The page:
How does the ISP know if i m using Tor? I read many articles about it but none of them wrote HOW... If i use Tor on 80 and 443 ports, how can ISP know it s Tor? Do ISPs have a database about Tor entry nodes' IPs?
There are a few ways that an ISP could learn that you're using Tor. Like you said, an ISP could easily download a list of all Tor relays and check if you're connecting to an address (ip/port) of any relay. This is the most common (and easiest) way of censoring the Tor network.
Some users run unlisted bridge relays so that censors (or in this case the ISP) don't learn the IP addresses of these relays. In this case the ISP can analyze the encrypted traffic itself and the timing to guess if it's Tor traffic. For this reason bridge relays use traffic obfuscation like obfs4 to make the traffic look different from regular Tor traffic.
How does the ISP know if i m using Tor? I read many articles about it but none of them wrote HOW... If i use Tor on 80 and 443 ports, how can ISP know it s Tor?
In short DPI or Deep packet inspection. Packets of ssh differs from https packets. Packets of icmp-pings has nothing similar with dns-53 udp packets... etcetera..
Do ISPs have a database about Tor entry nodes' IPs?
Actually, you have it too, and mostly every tor's client shall, because it is how p2p-networks are working...
You could see pretty printed version on this site: https://torstatus.rueckgr.at/
Or you could type in your terminal
# cat /var/lib/tor/cached-descriptors| less @downloaded-at 2021-01-14 09:27:49 @source "188.8.131.52" router fkrelayhandlefk 184.108.40.206 9001 0 0 identity-ed25519 -----BEGIN ED25519 CERT----- ........ -----END ED25519 CERT----- master-key-ed25519 ....... platform Tor 0.4.2.7 on Linux proto Cons=1-2 Desc=1-2 DirCache=1-2 HSDir=1-2 HSIntro=3-5 HSRend=1-2 Link=1-5 LinkAuth=1,3 Microdesc=1-2 Relay=1-2 Padding=2 FlowCtrl=1 published 2021-01-14 08:35:15 fingerprint .... uptime 143742 bandwidth 12779520 12779520 23467927 extra-info-digest .... onion-key -----BEGIN RSA PUBLIC KEY----- ..... -----END RSA PUBLIC KEY-----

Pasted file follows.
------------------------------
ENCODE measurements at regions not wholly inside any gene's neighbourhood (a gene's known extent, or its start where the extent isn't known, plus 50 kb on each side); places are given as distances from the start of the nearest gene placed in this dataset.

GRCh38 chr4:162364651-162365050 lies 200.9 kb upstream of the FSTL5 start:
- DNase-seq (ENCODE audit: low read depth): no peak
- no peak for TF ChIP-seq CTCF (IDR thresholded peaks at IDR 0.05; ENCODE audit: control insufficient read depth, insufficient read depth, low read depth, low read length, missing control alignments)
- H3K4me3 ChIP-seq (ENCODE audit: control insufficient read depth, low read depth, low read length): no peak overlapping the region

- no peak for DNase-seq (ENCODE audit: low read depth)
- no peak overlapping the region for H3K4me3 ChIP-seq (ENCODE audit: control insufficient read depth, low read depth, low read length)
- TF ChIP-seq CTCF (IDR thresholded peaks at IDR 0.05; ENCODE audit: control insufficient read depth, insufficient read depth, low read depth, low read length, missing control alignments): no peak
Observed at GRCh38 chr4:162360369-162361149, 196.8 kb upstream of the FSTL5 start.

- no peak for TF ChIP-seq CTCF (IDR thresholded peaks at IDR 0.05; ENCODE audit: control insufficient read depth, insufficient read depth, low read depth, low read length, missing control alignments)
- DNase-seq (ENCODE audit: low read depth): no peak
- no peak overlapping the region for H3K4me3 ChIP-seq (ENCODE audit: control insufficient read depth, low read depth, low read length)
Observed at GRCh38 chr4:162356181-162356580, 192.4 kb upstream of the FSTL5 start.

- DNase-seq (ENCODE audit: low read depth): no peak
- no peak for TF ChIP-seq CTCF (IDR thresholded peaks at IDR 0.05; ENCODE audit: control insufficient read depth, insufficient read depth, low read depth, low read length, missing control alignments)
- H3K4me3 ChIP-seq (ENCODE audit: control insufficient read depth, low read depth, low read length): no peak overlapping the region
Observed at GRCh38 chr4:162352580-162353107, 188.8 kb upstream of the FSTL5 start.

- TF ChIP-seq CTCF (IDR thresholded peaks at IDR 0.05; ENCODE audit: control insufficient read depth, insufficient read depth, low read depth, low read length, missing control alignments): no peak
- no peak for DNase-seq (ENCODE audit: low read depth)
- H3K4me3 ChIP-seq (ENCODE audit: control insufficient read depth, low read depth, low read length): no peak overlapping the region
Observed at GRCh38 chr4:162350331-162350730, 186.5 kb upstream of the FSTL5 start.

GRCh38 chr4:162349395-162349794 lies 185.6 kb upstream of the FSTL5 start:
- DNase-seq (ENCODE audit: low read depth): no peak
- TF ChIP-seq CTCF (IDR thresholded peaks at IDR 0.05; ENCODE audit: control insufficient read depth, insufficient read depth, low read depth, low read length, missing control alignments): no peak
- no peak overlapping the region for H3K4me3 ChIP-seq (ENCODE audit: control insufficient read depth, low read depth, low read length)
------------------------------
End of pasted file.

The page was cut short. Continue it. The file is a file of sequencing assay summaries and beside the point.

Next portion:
See, all ip-addresses are here,
router fkrelayhandlefk 220.127.116.11 9001 0 0.
# cat /var/lib/tor/cached-descriptors| grep ^router | grep -v router-sig | wc -l 7214
Even my cache contains 7k routers... 7k different ip-addresses, part of its are exits, part are guards, part are middles...
To prevent such attacks, when your ISP simply downloading all ip-addresses and block your communication with em, there are Tor-Bridges.
In short, bridges are not listed in any p2p public resources, you are getting its ip-addresses by e-mail or anyhow else. There is no easy way to find all bridges and blacklist all of its.
From the side of DPI - there is
obfs4 - it is a technology which is trying to mimic to ordinary https-traffic. While https is ssl based, there is no another easy way to crack https-packets and that is why it is hard to Deep Packet Inspect its.
So, you should use bridge and obfs4-transport to be sure that your ISP know nothing about your tor-network-surfing.